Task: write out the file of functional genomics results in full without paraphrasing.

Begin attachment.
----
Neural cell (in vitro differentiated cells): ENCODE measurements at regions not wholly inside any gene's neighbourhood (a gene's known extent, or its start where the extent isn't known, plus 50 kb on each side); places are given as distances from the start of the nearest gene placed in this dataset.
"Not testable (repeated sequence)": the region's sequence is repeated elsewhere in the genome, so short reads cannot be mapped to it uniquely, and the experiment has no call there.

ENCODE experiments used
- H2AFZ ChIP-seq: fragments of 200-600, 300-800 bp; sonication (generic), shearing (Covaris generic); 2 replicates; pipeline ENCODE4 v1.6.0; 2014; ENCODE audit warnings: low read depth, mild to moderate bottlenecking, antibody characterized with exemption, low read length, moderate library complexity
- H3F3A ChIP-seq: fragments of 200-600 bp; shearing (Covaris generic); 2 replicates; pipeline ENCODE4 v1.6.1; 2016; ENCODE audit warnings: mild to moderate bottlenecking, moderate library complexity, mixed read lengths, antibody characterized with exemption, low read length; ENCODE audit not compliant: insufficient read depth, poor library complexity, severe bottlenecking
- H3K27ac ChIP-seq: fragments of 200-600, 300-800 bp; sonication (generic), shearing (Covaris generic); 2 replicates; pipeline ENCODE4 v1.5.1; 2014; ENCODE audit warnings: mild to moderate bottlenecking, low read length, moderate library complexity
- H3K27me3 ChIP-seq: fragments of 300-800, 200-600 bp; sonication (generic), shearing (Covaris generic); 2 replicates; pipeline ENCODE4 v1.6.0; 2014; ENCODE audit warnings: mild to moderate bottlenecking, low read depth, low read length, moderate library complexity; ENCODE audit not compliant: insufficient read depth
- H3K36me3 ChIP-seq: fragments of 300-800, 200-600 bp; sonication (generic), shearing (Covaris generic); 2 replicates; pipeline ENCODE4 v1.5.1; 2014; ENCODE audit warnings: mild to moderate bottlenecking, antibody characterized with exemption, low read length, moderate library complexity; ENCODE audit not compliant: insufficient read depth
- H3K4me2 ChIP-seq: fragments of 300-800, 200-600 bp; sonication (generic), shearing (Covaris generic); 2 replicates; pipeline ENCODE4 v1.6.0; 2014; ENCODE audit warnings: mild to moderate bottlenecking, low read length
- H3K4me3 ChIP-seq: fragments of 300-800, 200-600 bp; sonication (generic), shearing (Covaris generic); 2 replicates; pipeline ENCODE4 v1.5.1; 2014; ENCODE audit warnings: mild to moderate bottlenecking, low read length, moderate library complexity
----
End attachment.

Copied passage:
Neural cell (in vitro differentiated cells): ENCODE measurements at regions not wholly inside any gene's neighbourhood (a gene's known extent, or its start where the extent isn't known, plus 50 kb on each side); places are given as distances from the start of the nearest gene placed in this dataset.
"Not testable (repeated sequence)": the region's sequence is repeated elsewhere in the genome, so short reads cannot be mapped to it uniquely, and the experiment has no call there.

ENCODE experiments used
- H2AFZ ChIP-seq: fragments of 200-600, 300-800 bp; sonication (generic), shearing (Covaris generic); 2 replicates; pipeline ENCODE4 v1.6.0; 2014; ENCODE audit warnings: low read depth, mild to moderate bottlenecking, antibody characterized with exemption, low read length, moderate library complexity
- H3F3A ChIP-seq: fragments of 200-600 bp; shearing (Covaris generic); 2 replicates; pipeline ENCODE4 v1.6.1; 2016; ENCODE audit warnings: mild to moderate bottlenecking, moderate library complexity, mixed read lengths, antibody characterized with exemption, low read length; ENCODE audit not compliant: insufficient read depth, poor library complexity, severe bottlenecking
- H3K27ac ChIP-seq: fragments of 200-600, 300-800 bp; sonication (generic), shearing (Covaris generic); 2 replicates; pipeline ENCODE4 v1.5.1; 2014; ENCODE audit warnings: mild to moderate bottlenecking, low read length, moderate library complexity
- H3K27me3 ChIP-seq: fragments of 300-800, 200-600 bp; sonication (generic), shearing (Covaris generic); 2 replicates; pipeline ENCODE4 v1.6.0; 2014; ENCODE audit warnings: mild to moderate bottlenecking, low read depth, low read length, moderate library complexity; ENCODE audit not compliant: insufficient read depth
- H3K36me3 ChIP-seq: fragments of 300-800, 200-600 bp; sonication (generic), shearing (Covaris generic); 2 replicates; pipeline ENCODE4 v1.5.1; 2014; ENCODE audit warnings: mild to moderate bottlenecking, antibody characterized with exemption, low read length, moderate library complexity; ENCODE audit not compliant: insufficient read depth
- H3K4me2 ChIP-seq: fragments of 300-800, 200-600 bp; sonication (generic), shearing (Covaris generic); 2 replicates; pipeline ENCODE4 v1.6.0; 2014; ENCODE audit warnings: mild to moderate bottlenecking, low read length
- H3K4me3 ChIP-seq: fragments of 300-800, 200-600 bp; sonication (generic), shearing (Covaris generic); 2 replicates; pipeline ENCODE4 v1.5.1; 2014; ENCODE audit warnings: mild to moderate bottlenecking, low read length, moderate library complexity